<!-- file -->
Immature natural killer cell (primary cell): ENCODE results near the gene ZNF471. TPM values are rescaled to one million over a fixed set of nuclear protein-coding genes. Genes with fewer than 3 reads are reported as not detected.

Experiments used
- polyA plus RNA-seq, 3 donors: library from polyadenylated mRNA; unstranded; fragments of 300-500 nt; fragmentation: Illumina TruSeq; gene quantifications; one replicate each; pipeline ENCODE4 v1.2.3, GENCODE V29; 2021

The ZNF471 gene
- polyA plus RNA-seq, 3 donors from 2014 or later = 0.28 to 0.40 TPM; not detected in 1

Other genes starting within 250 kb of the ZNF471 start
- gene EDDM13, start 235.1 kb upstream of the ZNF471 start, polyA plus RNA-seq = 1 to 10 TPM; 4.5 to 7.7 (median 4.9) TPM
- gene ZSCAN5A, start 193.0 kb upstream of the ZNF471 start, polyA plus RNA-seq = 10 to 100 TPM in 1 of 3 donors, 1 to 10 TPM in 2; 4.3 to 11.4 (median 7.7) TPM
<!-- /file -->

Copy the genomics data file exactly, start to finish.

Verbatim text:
Immature natural killer cell (primary cell): ENCODE results near the gene ZNF471. TPM values are rescaled to one million over a fixed set of nuclear protein-coding genes. Genes with fewer than 3 reads are reported as not detected.

Experiments used
- polyA plus RNA-seq, 3 donors: library from polyadenylated mRNA; unstranded; fragments of 300-500 nt; fragmentation: Illumina TruSeq; gene quantifications; one replicate each; pipeline ENCODE4 v1.2.3, GENCODE V29; 2021

The ZNF471 gene
- polyA plus RNA-seq, 3 donors from 2014 or later = 0.28 to 0.40 TPM; not detected in 1

Other genes starting within 250 kb of the ZNF471 start
- gene EDDM13, start 235.1 kb upstream of the ZNF471 start, polyA plus RNA-seq = 1 to 10 TPM; 4.5 to 7.7 (median 4.9) TPM
- gene ZSCAN5A, start 193.0 kb upstream of the ZNF471 start, polyA plus RNA-seq = 10 to 100 TPM in 1 of 3 donors, 1 to 10 TPM in 2; 4.3 to 11.4 (median 7.7) TPM